thu 06/08/2020

Girls on the Frontline, BBC Three/ News at Ten, BBC One | reviews, news & interviews

Girls on the Frontline, BBC Three/ News at Ten, BBC One

Girls on the Frontline, BBC Three/ News at Ten, BBC One

Women soldiers get down to it in Helmand

Girls on the Frontline: 'The filmmakers found their own phallic symbols among the guns being stripped and cleaned by female soldiers'BBC

Let’s be honest, you never expect much sense from BBC Three. You don’t count on it for, say, depth of perspective. The channel which each week spews fresh torrents of hectic DayGlo entertainment in the specific direction of a desensitised demographic tends to steer clear of the big subjects. War and such. Girls on the Frontline, therefore, did not inspire much hope. That title. On any other BBC channel, it would have been women, not girls. Still, a camera crew was allowed to follow several women on a six-month tour in Helmand province. And either the British Army press office had the channel controller’s balls in a vice, or the subject really did bring out the best in everyone.

This was a story of women working in a man’s world. Out in the Afghan undergrowth, Taliban fighters don’t shoot smaller bullets at female soldiers. So women have to strap themselves in body armour designed to be worn by bigger, stronger men. Toss in the water and ammo and the slenderer soldier is carrying almost her own body weight in 45-degree heat. No wonder they have to go further in the gym back at regimental HQ.

The camera crew bravely went out on patrol and got shot at with the rest of them

The film met two women back in England – a lieutenant from Cambridge called Fiona and a cheery bombardier from Wigan called Shaz. Before she left, Fiona composed a letter designed to comfort her mother in the event of her death. Shaz had her picture taken – the death photograph to be shown on the news in the worst-case scenario. “Smile,” said the photographer.

Shaz smiled all the time. A natural performer, she guided the crew round the fly-infested latrines, the women-only shower with a curtain “to stop people perving on us”, the tent she shares with five men. One “got a bit of a cock-stand once,” she insisted with a grin. “He denies it.” The smile slowly faded. By the end of the tour she'd split from her intended, impatiently waiting back home to tie the knot.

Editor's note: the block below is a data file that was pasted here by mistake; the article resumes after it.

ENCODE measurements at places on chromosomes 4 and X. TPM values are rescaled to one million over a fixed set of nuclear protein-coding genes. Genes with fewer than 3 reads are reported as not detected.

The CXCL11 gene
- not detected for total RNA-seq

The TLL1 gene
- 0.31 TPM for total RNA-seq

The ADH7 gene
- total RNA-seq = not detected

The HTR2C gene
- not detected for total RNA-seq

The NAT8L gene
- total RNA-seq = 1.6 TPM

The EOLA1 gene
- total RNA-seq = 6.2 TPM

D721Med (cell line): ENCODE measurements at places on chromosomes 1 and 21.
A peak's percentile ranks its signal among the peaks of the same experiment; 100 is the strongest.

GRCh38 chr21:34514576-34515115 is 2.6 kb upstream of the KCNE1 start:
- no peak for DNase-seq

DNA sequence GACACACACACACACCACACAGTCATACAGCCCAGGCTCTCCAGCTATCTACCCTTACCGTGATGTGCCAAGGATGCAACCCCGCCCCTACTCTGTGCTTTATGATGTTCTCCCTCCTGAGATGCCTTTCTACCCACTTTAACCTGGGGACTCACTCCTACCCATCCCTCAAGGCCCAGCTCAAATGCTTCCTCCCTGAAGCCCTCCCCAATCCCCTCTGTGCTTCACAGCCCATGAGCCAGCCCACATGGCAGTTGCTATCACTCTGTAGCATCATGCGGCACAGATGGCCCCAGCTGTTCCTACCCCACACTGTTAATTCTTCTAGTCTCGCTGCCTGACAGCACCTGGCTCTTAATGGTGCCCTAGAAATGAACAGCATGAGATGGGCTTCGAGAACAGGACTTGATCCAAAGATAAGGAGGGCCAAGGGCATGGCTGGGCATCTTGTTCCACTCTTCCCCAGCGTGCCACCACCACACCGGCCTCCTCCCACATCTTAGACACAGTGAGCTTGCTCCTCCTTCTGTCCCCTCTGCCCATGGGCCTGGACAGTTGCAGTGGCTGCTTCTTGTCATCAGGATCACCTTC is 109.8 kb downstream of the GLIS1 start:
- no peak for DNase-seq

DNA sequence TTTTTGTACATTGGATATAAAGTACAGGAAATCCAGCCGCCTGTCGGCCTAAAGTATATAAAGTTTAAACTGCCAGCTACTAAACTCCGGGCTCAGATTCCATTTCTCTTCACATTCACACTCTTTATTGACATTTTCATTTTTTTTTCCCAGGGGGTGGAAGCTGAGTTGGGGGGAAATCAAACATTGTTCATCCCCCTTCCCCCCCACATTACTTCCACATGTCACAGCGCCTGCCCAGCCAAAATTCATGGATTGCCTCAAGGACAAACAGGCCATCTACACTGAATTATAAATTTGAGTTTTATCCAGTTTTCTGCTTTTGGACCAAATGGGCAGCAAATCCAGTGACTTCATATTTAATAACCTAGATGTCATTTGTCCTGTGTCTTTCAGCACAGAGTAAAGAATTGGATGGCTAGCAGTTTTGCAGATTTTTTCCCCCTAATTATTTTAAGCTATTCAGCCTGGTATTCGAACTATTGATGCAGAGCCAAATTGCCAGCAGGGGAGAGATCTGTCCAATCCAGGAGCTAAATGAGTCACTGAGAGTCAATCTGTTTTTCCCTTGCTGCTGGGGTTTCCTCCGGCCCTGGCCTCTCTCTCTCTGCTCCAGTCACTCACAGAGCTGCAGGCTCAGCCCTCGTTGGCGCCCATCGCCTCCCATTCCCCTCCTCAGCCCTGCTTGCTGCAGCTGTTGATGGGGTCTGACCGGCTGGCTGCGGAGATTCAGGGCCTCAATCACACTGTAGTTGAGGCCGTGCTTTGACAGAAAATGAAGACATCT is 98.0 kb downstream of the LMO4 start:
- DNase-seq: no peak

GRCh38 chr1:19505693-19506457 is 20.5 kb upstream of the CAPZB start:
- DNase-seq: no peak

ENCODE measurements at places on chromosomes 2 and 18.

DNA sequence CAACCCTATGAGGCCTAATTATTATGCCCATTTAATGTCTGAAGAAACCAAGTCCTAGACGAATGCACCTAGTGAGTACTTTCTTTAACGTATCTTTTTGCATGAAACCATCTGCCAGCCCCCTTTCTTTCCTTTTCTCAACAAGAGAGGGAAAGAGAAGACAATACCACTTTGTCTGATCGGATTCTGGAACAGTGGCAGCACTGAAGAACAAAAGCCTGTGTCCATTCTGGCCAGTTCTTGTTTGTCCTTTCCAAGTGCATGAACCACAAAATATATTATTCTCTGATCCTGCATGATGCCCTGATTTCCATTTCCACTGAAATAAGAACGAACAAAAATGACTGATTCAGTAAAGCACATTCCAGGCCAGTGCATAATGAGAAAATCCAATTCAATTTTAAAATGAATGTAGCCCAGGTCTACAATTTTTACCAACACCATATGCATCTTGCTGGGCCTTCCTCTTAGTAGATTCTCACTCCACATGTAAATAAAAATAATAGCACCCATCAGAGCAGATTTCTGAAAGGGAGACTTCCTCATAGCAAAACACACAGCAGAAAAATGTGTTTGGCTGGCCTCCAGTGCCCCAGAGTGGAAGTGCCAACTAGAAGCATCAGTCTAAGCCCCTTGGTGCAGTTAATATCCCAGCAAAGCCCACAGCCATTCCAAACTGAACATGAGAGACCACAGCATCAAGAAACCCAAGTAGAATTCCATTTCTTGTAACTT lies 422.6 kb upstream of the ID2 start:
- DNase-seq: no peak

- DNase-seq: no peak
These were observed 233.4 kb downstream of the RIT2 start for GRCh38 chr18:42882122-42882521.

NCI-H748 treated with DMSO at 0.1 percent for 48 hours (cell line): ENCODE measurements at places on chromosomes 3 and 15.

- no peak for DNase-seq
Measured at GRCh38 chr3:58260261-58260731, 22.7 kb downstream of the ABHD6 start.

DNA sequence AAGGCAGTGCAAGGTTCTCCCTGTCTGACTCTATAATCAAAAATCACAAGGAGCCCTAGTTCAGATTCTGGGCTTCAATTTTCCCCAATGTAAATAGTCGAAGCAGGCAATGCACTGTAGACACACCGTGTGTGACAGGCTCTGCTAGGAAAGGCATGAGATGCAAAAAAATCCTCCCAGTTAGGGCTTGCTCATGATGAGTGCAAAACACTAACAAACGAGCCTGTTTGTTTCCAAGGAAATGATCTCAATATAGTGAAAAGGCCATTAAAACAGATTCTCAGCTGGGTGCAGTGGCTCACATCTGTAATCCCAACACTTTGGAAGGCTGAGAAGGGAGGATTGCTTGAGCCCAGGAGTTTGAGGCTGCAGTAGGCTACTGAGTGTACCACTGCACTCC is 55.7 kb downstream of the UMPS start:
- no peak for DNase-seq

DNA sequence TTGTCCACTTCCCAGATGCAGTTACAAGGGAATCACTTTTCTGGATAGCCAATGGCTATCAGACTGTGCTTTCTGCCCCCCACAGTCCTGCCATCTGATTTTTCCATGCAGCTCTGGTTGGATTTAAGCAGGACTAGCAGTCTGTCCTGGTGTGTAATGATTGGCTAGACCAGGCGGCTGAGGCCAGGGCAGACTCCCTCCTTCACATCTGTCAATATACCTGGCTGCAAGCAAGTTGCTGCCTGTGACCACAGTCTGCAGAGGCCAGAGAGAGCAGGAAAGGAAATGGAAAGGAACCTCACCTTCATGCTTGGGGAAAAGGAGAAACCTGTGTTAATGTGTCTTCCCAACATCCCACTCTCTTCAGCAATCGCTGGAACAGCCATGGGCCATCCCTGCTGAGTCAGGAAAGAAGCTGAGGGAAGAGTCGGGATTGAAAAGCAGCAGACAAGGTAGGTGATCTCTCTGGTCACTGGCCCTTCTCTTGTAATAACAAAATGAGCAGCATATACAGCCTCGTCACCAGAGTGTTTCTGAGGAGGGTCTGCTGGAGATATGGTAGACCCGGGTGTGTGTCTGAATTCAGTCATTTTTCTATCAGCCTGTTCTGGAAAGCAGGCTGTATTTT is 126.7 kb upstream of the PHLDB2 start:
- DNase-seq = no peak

The film asked all the questions about sex you’d expect of a BBC Three documentary. But there were slim pickings in this sexless environment. The men mostly forget that these are women. There was no connection between the pictures of monstrous breasts adorning the walls of tents and the females walking among them. One woman soldier was even stationed in the same camp as her fiancé, but sex is strictly forbidden. “You can’t be seen to be wandering around holding hands,” she explained. “It’s not fair on the rest of the guys. It is hard because it’s not natural.” On the same tour, 10 women were found to be pregnant and sent home. At least it's a better way to go than in a box.

For most women, the closest they get to the real thing are the cartoon cocks graffitied on their beauty products by bored male colleagues. This being BBC Three, the filmmakers found their own phallic symbols among the guns being stripped and cleaned by female soldiers. One did it in a bra. “I love my gun,” said Shaz, proudly stroking a cannon whose exploding shells will kill everyone within 50 metres.

The film crew evidently had only intermittent access, but managed to stitch together a narrative which conveyed a sense of intense boredom and terrifying activity. The camera crew bravely went out on patrol and got shot at with the rest of them in what one old hand euphemistically described as “theatre”. However non-committal Shaz’s voice on the end of the phone on the weekly call, however much she sounded like a sullen teenager refusing to communicate, it didn’t matter. For Shaz’s mum Bernie it meant that they wouldn’t be needing the death photograph on the news just yet.

In that sense, she’s no different from the heir to the throne. News at Ten yesterday reported on Prince Charles’s visit to Afghanistan. Royal reporting is normally as prim and stilted as BBC Three is garish and loud. Not here. “As a parent, you worry the whole time,” grimaced the father of a son who had done a tour of duty in Helmand. “If you are out here, you are getting on with everything and it's not the same. But for everyone left behind it's ghastly.” The camera looked into those eyes and for once you caught a glimpse of an ordinary mortal.

Out in the Afghan undergrowth, Taliban fighters don’t shoot smaller bullets at female soldiers

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